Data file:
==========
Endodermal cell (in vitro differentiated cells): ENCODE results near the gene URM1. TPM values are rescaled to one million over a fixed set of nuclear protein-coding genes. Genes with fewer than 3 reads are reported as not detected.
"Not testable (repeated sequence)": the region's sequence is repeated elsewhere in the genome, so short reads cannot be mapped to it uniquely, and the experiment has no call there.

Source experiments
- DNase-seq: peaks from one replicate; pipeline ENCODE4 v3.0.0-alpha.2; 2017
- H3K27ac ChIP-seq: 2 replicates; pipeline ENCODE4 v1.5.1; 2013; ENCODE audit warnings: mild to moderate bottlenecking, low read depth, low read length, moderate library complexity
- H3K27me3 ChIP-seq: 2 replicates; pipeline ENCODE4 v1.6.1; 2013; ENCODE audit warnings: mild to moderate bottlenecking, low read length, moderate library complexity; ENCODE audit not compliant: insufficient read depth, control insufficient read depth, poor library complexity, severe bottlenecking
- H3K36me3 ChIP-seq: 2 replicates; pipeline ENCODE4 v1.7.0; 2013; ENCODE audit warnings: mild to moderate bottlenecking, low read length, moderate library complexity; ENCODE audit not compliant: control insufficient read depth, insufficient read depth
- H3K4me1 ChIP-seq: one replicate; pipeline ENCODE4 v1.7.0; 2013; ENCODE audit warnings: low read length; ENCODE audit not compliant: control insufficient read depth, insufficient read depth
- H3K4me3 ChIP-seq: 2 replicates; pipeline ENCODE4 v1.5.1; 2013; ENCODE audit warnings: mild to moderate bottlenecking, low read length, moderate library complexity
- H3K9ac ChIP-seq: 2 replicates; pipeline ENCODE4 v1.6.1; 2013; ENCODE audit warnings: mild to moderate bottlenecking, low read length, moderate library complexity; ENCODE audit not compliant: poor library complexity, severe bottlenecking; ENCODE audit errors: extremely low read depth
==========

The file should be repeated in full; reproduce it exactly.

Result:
Endodermal cell (in vitro differentiated cells): ENCODE results near the gene URM1. TPM values are rescaled to one million over a fixed set of nuclear protein-coding genes. Genes with fewer than 3 reads are reported as not detected.
"Not testable (repeated sequence)": the region's sequence is repeated elsewhere in the genome, so short reads cannot be mapped to it uniquely, and the experiment has no call there.

Source experiments
- DNase-seq: peaks from one replicate; pipeline ENCODE4 v3.0.0-alpha.2; 2017
- H3K27ac ChIP-seq: 2 replicates; pipeline ENCODE4 v1.5.1; 2013; ENCODE audit warnings: mild to moderate bottlenecking, low read depth, low read length, moderate library complexity
- H3K27me3 ChIP-seq: 2 replicates; pipeline ENCODE4 v1.6.1; 2013; ENCODE audit warnings: mild to moderate bottlenecking, low read length, moderate library complexity; ENCODE audit not compliant: insufficient read depth, control insufficient read depth, poor library complexity, severe bottlenecking
- H3K36me3 ChIP-seq: 2 replicates; pipeline ENCODE4 v1.7.0; 2013; ENCODE audit warnings: mild to moderate bottlenecking, low read length, moderate library complexity; ENCODE audit not compliant: control insufficient read depth, insufficient read depth
- H3K4me1 ChIP-seq: one replicate; pipeline ENCODE4 v1.7.0; 2013; ENCODE audit warnings: low read length; ENCODE audit not compliant: control insufficient read depth, insufficient read depth
- H3K4me3 ChIP-seq: 2 replicates; pipeline ENCODE4 v1.5.1; 2013; ENCODE audit warnings: mild to moderate bottlenecking, low read length, moderate library complexity
- H3K9ac ChIP-seq: 2 replicates; pipeline ENCODE4 v1.6.1; 2013; ENCODE audit warnings: mild to moderate bottlenecking, low read length, moderate library complexity; ENCODE audit not compliant: poor library complexity, severe bottlenecking; ENCODE audit errors: extremely low read depth